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BUSINESS IN BRIEF

Factory Orders Up in March

Wednesday, May 4, 2005; Page E02

U.S. factory orders rose 0.1 percent in March, to $378.2 billion, the Commerce Department said. Orders fell 0.5 percent in February, the department said. It previously reported an increase in February. Orders for capital goods excluding aircraft fell 4 percent in March after falling 2.1 percent in February. Those bookings so far this year are still 10.4 percent higher than they were in January to March 2004.

Kimmitt Nominated for Treasury Job

Robert M. Kimmitt was nominated by President Bush to take the No. 2 post at the Treasury Department, for which he once was general counsel. Kimmitt resigned last month as Time Warner's vice president of global and strategic policy. His most recent government experience as ambassador to Germany from 1991 to 1993. His nomination as deputy Treasury secretary is subject to Senate approval.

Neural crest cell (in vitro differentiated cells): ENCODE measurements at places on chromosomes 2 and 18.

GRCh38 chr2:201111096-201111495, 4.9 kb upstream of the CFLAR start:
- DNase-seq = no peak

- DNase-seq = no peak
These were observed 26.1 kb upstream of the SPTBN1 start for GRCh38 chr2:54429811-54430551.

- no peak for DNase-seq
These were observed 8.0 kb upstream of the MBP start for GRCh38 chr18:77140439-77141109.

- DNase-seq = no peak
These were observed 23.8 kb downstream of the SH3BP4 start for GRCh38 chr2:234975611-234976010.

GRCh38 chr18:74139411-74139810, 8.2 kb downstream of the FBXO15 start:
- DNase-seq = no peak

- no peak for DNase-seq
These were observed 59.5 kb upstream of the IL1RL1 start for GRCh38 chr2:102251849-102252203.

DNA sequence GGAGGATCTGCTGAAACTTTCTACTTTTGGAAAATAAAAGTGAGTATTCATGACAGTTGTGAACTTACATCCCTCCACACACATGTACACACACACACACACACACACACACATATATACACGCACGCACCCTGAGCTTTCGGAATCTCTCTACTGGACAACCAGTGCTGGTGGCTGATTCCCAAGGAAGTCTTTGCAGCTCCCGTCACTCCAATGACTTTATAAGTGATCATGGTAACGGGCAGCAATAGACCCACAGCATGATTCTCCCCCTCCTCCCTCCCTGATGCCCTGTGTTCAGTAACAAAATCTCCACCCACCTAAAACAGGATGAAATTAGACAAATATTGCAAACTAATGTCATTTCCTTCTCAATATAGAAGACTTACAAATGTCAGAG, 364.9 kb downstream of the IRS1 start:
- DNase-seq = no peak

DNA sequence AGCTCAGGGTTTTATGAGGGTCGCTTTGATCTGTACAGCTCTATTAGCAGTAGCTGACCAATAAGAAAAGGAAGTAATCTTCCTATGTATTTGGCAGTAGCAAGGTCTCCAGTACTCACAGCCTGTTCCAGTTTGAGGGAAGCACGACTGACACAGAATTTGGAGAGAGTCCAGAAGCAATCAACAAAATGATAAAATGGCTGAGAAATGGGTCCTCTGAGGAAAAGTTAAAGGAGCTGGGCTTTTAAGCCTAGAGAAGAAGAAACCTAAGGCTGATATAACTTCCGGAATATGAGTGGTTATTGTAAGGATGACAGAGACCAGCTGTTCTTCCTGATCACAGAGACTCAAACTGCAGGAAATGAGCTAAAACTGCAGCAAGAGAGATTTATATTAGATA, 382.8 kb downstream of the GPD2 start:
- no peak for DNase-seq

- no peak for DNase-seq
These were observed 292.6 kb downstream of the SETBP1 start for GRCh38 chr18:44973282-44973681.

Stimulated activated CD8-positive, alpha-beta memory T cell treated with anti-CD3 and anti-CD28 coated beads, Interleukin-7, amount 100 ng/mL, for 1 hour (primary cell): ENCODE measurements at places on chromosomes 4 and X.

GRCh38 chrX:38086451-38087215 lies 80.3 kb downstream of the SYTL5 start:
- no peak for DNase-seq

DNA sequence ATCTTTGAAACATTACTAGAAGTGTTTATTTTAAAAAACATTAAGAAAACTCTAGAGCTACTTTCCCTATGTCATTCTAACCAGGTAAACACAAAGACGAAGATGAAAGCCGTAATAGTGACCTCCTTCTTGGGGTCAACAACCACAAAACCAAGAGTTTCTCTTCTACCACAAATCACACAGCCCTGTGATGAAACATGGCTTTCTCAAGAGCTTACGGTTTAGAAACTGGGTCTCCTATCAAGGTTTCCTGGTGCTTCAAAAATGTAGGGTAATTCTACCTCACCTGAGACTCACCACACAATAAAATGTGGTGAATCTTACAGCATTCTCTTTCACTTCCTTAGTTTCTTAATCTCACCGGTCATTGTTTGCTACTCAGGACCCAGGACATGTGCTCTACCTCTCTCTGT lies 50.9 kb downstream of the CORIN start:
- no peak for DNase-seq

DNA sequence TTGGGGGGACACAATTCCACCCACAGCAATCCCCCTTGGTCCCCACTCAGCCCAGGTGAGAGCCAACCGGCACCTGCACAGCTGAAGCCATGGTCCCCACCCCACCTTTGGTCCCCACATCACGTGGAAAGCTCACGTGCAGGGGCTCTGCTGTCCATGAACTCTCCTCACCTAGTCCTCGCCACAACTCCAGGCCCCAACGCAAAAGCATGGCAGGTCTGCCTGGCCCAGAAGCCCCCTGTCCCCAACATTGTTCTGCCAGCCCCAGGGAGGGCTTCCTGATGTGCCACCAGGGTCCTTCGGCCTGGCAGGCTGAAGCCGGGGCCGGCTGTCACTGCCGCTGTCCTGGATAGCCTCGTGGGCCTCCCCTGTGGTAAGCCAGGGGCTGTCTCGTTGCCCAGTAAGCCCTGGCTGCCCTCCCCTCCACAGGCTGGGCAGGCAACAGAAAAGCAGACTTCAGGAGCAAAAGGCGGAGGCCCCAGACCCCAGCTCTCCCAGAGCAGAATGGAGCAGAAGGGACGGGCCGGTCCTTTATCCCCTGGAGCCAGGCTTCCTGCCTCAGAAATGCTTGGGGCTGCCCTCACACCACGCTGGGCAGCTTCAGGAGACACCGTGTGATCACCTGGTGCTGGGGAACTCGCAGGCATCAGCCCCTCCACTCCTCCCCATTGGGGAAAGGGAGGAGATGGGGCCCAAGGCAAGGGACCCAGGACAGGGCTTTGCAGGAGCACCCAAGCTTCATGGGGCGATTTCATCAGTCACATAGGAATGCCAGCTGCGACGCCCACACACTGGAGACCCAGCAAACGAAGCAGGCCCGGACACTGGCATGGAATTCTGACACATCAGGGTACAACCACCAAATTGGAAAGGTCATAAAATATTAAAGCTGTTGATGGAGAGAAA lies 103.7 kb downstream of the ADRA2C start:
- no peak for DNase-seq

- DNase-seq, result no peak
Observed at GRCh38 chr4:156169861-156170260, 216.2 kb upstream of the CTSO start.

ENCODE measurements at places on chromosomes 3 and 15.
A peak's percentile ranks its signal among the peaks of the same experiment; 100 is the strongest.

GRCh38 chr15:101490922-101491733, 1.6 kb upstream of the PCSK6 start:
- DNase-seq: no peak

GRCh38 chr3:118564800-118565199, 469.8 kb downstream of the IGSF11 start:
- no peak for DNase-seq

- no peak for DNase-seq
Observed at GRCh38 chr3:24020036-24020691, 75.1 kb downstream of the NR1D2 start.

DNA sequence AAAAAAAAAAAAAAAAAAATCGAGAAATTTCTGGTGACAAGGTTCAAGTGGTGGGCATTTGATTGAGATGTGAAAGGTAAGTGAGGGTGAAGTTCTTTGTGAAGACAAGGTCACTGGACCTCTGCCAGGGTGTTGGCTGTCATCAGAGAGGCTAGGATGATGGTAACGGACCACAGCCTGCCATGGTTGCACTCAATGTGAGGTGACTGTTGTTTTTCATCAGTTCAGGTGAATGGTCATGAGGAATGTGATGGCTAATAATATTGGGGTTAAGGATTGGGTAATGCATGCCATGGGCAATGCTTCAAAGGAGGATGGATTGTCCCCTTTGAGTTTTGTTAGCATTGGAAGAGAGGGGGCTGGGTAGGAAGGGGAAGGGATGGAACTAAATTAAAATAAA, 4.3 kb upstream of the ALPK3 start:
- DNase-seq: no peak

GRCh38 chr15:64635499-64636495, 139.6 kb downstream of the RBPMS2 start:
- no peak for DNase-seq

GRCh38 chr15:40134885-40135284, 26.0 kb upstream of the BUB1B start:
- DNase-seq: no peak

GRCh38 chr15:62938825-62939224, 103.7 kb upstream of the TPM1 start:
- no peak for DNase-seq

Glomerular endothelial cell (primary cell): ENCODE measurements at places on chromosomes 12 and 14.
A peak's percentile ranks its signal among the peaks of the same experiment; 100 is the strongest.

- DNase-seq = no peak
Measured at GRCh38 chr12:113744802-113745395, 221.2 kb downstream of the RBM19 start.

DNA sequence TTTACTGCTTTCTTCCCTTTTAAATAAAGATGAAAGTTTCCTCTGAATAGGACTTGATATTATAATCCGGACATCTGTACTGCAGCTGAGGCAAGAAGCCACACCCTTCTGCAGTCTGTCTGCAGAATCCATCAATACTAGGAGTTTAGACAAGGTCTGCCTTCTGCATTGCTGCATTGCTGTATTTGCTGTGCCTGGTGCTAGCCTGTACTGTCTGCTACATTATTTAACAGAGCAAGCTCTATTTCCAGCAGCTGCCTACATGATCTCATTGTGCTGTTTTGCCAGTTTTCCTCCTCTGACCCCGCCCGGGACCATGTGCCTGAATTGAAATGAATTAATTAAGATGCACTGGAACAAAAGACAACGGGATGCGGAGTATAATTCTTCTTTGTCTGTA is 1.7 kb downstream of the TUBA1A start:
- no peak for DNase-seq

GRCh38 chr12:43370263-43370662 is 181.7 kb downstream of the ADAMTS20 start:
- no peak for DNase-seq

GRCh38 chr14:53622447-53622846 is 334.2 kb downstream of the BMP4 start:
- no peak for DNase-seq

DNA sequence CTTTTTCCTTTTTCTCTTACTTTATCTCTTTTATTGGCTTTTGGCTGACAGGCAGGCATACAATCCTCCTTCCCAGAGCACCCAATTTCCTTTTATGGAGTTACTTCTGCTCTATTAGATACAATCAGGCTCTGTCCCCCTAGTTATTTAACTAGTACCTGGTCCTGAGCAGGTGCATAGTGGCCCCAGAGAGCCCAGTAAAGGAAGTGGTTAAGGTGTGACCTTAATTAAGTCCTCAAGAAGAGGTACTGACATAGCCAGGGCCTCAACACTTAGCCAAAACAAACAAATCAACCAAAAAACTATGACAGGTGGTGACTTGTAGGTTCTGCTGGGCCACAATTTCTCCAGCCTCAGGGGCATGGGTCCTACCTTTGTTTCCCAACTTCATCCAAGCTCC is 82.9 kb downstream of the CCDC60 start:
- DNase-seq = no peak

Electronic Arts said its fiscal fourth-quarter profit fell 91 percent, to $8 million from $90 million in the comparable quarter a year earlier. The video-game maker's revenue fell 8 percent, to $553 million. (Paul Sakuma -- AP)

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Two high-ranking congressional Democrats, Sen. Harry Reid (Nev.) and Rep. Steny H. Hoyer (Md.), predicted that the Central American Free Trade Agreement won't pass because of opposition from their party. The agreement would establish permanent duty-free trade on many products sent between the United States and Central America. Democrats are concerned about the potential undermining of the domestic sugar industry, the agreement's impact on the record U.S. trade deficit and slack enforcement of labor and environmental laws in Central America.

Settlement talks began between lawyers for Merck and a woman who blames her husband's death on the company's pain reliever Vioxx. The talks began as a Alabama judge considered whether to delay what would be the first U.S. trial of a wrongful-death lawsuit over the medication. He said he would rule by the end of the week. Separately, in a Texas case that was slated to be the second wrongful-death Vioxx trial, lawyers for Merck and plaintiffs have agreed to postpone the trial's start until July. The judge in that case would have to approve any agreement.